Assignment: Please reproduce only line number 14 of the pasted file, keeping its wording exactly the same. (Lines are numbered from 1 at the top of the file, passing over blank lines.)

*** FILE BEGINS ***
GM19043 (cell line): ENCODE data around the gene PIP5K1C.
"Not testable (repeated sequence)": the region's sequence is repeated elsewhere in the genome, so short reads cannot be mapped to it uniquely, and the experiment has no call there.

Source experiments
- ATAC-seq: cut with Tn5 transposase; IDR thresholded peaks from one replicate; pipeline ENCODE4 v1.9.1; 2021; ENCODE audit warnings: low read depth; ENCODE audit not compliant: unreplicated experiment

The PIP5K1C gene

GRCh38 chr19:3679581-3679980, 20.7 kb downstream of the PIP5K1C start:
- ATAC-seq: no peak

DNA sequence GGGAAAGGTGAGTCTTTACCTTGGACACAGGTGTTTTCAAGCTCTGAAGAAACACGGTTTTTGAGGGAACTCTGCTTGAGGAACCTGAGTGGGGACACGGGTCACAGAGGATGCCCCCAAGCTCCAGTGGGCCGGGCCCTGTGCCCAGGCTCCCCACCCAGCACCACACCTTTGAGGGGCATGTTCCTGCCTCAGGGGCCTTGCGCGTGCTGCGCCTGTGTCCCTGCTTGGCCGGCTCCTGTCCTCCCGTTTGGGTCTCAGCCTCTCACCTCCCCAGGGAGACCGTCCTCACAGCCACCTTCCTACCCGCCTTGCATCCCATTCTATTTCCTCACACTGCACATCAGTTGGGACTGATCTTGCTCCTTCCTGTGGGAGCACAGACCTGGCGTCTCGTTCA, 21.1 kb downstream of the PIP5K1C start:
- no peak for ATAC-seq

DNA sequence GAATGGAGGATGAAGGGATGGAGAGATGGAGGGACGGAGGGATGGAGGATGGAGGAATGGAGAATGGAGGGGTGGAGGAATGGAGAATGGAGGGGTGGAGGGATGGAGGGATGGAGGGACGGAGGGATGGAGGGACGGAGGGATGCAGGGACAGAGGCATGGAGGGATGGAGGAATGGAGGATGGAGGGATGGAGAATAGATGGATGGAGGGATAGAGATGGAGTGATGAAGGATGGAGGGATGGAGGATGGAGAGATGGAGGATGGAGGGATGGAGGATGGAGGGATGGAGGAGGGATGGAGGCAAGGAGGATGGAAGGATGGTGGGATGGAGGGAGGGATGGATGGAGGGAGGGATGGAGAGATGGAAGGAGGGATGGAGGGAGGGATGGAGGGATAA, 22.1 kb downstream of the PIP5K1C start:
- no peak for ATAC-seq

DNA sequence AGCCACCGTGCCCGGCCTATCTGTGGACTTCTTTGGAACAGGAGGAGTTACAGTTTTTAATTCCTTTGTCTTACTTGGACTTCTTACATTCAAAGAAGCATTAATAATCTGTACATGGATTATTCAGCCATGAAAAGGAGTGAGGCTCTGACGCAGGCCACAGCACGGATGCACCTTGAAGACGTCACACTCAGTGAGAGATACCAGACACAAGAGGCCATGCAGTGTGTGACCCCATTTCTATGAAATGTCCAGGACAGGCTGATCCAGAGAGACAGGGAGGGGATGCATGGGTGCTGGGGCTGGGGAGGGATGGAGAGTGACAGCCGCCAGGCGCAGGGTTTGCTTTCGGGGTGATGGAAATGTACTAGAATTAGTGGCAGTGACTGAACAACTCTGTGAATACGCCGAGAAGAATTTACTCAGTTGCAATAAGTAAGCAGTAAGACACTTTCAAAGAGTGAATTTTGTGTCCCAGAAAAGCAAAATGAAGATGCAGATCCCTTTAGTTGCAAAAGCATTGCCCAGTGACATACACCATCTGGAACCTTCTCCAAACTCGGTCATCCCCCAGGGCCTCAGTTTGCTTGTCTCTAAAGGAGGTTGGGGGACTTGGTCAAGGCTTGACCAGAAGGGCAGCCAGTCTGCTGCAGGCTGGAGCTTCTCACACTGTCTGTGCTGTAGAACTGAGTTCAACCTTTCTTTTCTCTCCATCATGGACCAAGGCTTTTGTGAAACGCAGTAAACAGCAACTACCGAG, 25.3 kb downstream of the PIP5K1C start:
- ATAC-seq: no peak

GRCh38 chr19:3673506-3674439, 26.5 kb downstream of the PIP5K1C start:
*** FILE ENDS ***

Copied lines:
GRCh38 chr19:3673506-3674439, 26.5 kb downstream of the PIP5K1C start: